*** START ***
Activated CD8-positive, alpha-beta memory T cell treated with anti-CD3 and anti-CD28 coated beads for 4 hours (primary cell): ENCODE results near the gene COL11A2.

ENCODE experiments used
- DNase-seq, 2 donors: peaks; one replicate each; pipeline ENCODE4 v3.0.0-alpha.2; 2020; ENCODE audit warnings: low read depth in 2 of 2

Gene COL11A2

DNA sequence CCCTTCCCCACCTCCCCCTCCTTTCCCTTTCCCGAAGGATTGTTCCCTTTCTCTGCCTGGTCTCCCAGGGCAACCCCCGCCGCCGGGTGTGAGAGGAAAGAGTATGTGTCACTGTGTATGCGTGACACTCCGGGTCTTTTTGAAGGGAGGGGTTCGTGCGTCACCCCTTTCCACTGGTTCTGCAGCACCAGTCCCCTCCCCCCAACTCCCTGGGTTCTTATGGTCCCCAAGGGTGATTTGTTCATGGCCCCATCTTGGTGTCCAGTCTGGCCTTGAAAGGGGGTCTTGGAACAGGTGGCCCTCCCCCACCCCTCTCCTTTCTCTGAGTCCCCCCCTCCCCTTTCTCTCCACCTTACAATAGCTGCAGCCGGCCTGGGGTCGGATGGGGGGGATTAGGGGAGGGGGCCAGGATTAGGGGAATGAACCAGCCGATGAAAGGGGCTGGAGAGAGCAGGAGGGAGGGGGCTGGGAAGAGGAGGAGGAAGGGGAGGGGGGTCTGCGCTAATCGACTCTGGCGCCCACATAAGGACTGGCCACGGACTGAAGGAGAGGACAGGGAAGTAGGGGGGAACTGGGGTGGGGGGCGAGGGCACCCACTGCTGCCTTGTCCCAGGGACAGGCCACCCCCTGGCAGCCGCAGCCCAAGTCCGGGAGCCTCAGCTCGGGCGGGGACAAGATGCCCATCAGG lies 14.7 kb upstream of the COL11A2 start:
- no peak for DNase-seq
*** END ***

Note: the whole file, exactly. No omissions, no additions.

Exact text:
Activated CD8-positive, alpha-beta memory T cell treated with anti-CD3 and anti-CD28 coated beads for 4 hours (primary cell): ENCODE results near the gene COL11A2.

ENCODE experiments used
- DNase-seq, 2 donors: peaks; one replicate each; pipeline ENCODE4 v3.0.0-alpha.2; 2020; ENCODE audit warnings: low read depth in 2 of 2

Gene COL11A2

DNA sequence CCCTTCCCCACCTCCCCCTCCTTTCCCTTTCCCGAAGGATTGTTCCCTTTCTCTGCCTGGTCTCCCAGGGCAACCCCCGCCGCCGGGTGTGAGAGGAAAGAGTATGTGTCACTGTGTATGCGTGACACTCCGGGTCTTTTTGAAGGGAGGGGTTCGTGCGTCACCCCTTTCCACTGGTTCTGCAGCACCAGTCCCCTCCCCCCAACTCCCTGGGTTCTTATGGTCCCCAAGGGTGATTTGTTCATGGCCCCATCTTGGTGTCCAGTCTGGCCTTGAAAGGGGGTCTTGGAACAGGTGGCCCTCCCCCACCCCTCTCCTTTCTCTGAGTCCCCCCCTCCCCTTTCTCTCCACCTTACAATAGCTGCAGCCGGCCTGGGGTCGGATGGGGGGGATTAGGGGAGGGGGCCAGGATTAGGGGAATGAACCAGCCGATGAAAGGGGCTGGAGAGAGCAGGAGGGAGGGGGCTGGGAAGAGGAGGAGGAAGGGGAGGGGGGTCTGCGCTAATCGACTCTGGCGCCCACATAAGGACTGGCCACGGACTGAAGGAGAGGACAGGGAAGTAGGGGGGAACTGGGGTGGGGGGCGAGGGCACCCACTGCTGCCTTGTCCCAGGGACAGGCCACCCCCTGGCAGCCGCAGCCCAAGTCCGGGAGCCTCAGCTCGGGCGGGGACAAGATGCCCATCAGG lies 14.7 kb upstream of the COL11A2 start:
- no peak for DNase-seq